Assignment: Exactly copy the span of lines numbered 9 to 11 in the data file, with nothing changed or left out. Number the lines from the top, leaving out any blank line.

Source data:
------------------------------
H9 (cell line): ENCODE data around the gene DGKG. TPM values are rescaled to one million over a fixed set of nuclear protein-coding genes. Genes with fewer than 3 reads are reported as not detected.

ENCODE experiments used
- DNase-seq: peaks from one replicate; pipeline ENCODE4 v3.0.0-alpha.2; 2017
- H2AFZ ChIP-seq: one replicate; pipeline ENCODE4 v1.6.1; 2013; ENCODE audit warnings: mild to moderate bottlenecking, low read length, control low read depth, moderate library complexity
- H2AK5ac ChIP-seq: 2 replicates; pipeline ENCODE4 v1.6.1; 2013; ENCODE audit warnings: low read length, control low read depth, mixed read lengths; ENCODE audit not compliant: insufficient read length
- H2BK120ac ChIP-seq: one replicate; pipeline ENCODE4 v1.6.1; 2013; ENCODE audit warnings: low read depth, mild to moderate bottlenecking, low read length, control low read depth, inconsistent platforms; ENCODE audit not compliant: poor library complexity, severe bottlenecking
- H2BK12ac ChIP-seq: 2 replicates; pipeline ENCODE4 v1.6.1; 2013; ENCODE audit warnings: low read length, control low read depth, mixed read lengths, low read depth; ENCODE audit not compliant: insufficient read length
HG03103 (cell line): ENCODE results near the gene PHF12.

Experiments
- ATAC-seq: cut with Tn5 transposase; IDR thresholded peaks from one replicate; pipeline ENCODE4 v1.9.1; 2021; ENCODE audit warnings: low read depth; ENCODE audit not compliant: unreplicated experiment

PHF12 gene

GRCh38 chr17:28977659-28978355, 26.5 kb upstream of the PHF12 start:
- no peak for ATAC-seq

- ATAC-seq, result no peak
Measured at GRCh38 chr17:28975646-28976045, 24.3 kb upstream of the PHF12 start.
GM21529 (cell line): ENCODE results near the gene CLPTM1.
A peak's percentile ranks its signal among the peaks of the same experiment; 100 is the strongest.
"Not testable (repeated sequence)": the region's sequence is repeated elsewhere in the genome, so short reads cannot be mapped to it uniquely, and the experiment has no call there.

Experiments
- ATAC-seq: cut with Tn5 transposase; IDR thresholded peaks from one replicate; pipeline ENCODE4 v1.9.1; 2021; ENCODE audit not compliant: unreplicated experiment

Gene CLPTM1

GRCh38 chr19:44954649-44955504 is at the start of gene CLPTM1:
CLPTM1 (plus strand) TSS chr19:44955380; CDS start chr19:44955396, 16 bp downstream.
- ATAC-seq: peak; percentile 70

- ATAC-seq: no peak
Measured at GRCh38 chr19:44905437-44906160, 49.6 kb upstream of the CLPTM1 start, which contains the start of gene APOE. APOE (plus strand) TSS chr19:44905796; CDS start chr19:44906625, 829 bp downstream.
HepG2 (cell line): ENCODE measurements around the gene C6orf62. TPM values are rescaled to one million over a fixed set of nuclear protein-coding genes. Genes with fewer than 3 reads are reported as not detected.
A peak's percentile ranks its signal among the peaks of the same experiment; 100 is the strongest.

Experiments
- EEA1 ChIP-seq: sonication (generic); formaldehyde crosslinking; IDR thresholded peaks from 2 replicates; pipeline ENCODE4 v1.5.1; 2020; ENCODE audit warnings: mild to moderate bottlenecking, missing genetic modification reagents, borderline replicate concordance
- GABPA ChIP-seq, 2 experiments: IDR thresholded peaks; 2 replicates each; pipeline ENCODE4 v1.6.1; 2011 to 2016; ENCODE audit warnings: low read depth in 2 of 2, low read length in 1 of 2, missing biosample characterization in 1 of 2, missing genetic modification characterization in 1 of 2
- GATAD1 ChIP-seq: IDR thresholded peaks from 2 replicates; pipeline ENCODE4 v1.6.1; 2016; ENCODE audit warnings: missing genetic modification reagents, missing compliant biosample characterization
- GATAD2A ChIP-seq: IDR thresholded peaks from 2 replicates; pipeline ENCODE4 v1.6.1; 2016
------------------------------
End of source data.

Experiments
- ATAC-seq: cut with Tn5 transposase; IDR thresholded peaks from one replicate; pipeline ENCODE4 v1.9.1; 2021; ENCODE audit warnings: low read depth; ENCODE audit not compliant: unreplicated experiment

PHF12 gene